- Luke Smith, also a naive superintelligent science experiment, reads a textbook in minutes in the pilot of The Sarah Jane Adventures.
- Data on Star Trek: The Next Generation is often seen doing this. Justified by his being an android - he only requires a single glance to memorize a page.
- In the pilot episode of the original Star Trek, Gary Mitchell is struck by a space-phemonenon that turns him into a god-like superhuman; he first displays this by reading at an amazing speed.
- Seever on Life can speed read; she also possesses a Photographic Memory.
- Doctor Who:
- Done by the Fourth Doctor in "City of Death". He liked it, though it was a bit boring in the middle.
- In the first episode of the revival, the Ninth Doctor displays this skill as a throw-away gag, flipping through The Lovely Bones and then tossing it away, bemoaning its sad ending.
- Done later in "The Time of Angels" with Eleven. He flips through a diary in two seconds flat, declaring that it wasn't bad but slow in the middle. Also, he hated the diarist's girlfriend.
- The very first episode of the franchise hints that the Doctor's granddaughter, Susan, has this ability. Barbara lends Susan a book on the French Revolution, which Susan promises to return the next day. When Barbara tells her she can keep the book until she's finished it, Susan's reply is:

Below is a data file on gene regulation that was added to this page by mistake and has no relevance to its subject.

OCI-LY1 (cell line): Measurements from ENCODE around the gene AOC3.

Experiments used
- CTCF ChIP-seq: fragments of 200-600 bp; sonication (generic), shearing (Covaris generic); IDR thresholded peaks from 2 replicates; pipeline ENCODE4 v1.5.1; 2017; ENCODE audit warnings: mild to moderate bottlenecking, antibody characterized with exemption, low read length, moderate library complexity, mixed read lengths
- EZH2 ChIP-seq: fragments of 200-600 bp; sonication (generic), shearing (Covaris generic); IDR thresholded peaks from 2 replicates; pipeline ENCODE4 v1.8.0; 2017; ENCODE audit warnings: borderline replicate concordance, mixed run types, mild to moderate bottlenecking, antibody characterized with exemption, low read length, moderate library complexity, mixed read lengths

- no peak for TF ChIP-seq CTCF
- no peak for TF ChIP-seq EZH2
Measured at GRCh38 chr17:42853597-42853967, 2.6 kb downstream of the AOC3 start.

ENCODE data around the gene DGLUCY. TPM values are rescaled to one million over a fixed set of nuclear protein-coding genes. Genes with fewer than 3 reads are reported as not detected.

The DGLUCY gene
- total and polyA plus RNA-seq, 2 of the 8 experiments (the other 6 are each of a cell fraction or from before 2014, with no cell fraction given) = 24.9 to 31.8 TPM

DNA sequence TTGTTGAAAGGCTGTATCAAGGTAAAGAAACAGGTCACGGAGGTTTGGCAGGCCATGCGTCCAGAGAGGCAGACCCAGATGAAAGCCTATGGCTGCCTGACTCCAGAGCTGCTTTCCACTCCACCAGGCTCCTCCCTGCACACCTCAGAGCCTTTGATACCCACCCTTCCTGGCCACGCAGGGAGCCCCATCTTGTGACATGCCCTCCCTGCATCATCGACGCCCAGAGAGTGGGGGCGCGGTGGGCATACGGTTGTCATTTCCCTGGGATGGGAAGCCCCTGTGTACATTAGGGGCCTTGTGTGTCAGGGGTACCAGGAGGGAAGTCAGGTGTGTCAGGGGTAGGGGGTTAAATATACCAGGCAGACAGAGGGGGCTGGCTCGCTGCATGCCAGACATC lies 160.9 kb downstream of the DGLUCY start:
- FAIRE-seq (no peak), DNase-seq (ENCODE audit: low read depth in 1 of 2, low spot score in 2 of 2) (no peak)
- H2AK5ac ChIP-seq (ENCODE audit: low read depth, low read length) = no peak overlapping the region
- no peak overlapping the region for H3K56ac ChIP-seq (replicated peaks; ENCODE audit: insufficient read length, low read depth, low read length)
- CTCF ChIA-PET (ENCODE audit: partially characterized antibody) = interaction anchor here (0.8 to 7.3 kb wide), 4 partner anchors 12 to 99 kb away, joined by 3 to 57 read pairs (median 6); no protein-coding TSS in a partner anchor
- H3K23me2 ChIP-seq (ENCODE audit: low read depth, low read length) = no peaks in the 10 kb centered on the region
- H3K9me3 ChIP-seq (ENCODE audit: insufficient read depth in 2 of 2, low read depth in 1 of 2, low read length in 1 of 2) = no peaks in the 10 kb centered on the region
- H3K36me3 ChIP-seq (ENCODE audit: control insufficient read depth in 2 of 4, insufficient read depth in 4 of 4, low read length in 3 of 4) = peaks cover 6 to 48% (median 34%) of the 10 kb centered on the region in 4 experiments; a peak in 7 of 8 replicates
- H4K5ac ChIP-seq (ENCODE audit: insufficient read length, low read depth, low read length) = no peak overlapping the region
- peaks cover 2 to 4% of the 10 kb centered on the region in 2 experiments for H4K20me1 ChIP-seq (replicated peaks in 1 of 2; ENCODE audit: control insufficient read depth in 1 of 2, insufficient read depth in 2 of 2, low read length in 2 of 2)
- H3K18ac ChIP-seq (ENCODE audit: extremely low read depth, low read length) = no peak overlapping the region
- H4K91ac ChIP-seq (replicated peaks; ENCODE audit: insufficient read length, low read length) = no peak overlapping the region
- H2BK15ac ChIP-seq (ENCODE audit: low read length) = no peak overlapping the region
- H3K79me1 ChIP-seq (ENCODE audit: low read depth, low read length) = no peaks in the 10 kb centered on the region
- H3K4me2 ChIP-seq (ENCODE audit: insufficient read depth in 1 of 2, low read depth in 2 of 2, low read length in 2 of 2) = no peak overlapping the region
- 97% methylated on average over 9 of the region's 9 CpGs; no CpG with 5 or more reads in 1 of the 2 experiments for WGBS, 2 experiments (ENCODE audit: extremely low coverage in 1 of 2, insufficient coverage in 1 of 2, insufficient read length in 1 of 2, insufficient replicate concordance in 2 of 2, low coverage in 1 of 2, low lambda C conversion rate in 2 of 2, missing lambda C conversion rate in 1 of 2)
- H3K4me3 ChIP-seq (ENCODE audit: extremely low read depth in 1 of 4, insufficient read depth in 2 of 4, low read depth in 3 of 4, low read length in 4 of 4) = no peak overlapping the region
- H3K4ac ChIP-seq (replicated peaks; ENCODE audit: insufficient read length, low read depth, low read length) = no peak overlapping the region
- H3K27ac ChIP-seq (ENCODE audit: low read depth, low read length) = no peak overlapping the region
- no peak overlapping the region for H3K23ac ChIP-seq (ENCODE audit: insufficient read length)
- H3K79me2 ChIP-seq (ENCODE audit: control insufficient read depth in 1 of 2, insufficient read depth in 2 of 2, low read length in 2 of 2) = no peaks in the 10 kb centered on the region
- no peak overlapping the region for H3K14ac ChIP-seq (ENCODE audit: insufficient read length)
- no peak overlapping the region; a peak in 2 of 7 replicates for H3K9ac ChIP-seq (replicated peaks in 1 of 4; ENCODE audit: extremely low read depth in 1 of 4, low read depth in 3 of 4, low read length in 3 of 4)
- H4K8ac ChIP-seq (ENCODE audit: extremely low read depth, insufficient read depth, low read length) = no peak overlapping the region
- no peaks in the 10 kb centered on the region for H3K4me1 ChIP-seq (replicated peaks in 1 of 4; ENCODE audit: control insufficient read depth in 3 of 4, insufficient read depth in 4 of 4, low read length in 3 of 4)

I'll have finished it.
- Although he hasn't exhibited this ability for real (yet), Sheldon on The Big Bang Theory does it jokingly when he gets the new issue of The Flash.
Hello, Fastest Man Alive. Wanna see me read your comic book? * frrrp* Wanna see me do it again?
- It is implied at times. For instance, when he had to read Amy's favorite novel, Pride and Prejudice, so that he could mock it, he appears to have finished it by the time he comes home from work the next day. One time he was bored on a day off and decided to learn Finnish, and by the time Penny drops in he seems to be halfway through the instruction book.
- Adam McArthur is shown doing it in The Visitor.
- In Charmed, Phoebe speed-reads the dictionary after using a spell to make herself smarter.
- Leo sometimes uses his whitelighter powers to speed-read things.
- Monk demonstrated this ability in an early eighth season episode while reading a magazine with Natalie, with him rapidly flipping through it and then getting yelled at by Natalie for giving her no time to read the articles. Monk, of course, makes fun of her "slow" reading speed. Of course, speed-reading is justified in his case due to his Hyper Awareness.
- Also invoked in the book Mr. Monk and the Two Assistants, where there is a scene where Monk speed-reads through several of Ian Ludlow's mystery books, and quickly complains that the books are just using the same formula, again due to the same Hyper Awareness.
- He also gets a job as a fact-checker at a magazine, having quickly flipped through some of their older issues while waiting for his job interview, and then points out obscure errors by reciting the lines from memory.
- Sylvester Dodd of Scorpion possesses this ability. One episode revolved around his reading 100 pages worth of classified information in the scant few minutes he had. Later that same episode, he reads about 30 pages worth of information in the time it took for it to rapidly flash across the screen.
- Barry Allen of The Flash (2014) can use his Super Speed to do this (as shown in the episode "Fast Lane"), though it comes with a side of Reality Ensues: Since he didn't take the time to memorize the information, he can only hold onto it for a short time before he has to do it again.
- In Calvin and Hobbes, Calvin once flips through a book rapidly to hurry through a reading assignment. As Hobbes comments, "reading is easy if you don't sweat comprehension."